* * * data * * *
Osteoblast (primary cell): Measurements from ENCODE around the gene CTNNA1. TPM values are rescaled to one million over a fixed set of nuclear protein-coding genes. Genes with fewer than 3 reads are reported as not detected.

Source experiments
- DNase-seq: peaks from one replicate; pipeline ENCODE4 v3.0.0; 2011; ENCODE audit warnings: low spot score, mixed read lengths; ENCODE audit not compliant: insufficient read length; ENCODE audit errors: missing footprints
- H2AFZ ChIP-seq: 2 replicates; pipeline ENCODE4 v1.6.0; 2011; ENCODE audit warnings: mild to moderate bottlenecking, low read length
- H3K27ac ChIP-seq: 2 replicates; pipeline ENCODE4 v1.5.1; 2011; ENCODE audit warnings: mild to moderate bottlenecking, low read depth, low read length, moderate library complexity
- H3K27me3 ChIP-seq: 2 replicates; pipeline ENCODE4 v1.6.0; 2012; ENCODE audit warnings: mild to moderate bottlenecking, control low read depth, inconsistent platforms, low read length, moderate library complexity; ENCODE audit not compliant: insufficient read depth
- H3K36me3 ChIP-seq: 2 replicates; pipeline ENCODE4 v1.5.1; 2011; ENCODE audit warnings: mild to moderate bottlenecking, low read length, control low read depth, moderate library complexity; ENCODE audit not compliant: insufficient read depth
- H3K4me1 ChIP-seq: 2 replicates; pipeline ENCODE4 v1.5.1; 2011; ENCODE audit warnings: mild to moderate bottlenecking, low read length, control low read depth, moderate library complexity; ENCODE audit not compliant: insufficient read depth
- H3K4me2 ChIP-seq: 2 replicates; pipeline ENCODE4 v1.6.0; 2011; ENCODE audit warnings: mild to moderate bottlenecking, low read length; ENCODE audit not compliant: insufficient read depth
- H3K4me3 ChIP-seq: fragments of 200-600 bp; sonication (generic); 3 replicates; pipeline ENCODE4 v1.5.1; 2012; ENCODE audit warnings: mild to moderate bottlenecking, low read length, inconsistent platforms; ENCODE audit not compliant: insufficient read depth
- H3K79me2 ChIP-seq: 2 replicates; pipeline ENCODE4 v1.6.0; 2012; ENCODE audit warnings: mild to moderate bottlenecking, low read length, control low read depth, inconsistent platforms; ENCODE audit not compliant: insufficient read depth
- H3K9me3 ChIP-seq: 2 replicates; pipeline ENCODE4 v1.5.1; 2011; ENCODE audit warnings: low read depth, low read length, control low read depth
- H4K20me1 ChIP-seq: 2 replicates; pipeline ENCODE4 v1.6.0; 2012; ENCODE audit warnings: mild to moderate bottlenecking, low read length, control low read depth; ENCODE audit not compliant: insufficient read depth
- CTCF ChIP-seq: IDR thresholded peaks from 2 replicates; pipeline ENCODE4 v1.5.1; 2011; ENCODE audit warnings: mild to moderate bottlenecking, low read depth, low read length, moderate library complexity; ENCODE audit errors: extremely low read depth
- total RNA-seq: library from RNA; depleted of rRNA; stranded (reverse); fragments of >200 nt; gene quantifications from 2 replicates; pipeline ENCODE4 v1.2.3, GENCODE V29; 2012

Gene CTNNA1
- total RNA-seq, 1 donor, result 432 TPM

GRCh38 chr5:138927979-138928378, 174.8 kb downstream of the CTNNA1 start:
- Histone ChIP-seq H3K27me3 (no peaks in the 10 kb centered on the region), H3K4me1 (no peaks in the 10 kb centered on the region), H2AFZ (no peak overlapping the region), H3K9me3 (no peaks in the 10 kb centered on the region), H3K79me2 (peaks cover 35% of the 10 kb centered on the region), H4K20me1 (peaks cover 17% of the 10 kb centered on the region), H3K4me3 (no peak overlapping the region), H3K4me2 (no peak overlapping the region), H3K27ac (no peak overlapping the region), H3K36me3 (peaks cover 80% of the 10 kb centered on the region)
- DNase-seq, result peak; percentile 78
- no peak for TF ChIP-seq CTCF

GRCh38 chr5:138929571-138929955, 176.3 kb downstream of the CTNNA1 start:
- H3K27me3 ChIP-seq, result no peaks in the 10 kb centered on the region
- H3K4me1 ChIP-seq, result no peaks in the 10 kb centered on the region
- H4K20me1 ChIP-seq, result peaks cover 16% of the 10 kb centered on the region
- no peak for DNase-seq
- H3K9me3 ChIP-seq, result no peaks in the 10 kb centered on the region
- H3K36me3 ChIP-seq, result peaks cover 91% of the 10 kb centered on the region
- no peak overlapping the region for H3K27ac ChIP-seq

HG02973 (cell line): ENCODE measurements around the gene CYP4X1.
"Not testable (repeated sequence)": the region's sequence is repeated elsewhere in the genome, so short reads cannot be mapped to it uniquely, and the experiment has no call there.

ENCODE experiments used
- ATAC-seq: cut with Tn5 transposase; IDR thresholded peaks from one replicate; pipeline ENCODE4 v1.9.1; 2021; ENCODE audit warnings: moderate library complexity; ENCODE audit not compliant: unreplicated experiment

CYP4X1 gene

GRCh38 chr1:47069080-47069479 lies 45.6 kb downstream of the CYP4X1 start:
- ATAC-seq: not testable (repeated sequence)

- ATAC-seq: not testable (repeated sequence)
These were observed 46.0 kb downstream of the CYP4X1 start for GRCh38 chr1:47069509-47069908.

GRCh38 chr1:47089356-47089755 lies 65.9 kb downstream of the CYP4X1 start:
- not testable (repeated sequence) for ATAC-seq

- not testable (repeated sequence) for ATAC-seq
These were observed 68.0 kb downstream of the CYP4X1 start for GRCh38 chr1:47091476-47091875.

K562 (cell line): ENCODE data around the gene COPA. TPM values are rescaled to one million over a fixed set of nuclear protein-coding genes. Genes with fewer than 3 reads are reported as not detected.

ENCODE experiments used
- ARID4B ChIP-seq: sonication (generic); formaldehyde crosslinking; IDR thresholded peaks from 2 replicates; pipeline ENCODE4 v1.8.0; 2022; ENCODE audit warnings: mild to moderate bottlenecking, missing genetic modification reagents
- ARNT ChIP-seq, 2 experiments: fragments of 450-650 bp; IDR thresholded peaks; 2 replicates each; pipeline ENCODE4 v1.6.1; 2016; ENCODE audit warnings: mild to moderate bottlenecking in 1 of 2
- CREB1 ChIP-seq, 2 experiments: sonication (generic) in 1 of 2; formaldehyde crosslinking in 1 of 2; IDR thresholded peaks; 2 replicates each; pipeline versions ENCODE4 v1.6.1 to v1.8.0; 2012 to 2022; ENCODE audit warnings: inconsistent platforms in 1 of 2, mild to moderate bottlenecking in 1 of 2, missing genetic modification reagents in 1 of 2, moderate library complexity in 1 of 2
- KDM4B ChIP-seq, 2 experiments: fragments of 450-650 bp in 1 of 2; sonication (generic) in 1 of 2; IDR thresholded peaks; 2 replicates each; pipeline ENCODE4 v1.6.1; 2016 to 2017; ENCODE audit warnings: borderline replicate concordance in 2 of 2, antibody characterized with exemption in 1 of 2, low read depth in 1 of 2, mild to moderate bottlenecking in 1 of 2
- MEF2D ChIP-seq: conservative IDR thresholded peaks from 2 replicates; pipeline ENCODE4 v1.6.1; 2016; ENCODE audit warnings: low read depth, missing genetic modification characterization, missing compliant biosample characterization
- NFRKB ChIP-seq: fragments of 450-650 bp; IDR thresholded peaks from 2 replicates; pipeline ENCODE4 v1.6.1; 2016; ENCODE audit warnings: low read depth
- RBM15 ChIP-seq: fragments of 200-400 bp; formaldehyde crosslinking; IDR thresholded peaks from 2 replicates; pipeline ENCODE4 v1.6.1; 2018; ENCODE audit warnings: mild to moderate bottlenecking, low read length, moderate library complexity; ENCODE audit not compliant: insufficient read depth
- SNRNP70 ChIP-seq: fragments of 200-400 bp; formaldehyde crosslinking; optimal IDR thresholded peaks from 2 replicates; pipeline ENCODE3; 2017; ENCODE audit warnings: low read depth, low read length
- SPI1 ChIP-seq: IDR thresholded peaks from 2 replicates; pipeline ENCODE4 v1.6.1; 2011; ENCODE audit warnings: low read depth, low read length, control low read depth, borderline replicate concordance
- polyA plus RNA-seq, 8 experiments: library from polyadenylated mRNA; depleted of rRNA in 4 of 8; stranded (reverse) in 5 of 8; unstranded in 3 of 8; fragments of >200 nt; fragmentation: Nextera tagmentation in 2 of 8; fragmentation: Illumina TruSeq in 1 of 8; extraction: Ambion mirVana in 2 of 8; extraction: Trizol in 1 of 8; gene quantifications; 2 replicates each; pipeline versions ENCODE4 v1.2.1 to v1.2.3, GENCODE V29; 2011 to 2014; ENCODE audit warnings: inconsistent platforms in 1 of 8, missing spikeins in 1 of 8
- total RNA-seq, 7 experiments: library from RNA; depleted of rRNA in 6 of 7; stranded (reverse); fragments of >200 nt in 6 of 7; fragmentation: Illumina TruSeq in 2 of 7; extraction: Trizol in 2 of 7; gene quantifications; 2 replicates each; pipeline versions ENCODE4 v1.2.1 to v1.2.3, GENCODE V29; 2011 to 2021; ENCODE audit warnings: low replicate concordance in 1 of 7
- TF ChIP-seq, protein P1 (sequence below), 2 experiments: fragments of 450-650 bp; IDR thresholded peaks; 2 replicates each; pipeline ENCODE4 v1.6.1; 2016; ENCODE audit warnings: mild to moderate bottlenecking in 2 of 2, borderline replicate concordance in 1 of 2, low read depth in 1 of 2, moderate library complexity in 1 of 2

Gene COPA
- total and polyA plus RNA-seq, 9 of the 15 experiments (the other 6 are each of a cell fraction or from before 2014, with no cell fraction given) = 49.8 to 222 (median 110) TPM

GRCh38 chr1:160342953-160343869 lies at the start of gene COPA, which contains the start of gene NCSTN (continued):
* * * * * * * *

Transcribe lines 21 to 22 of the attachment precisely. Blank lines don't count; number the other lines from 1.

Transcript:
- no peak for TF ChIP-seq CTCF

GRCh38 chr5:138929571-138929955, 176.3 kb downstream of the CTNNA1 start: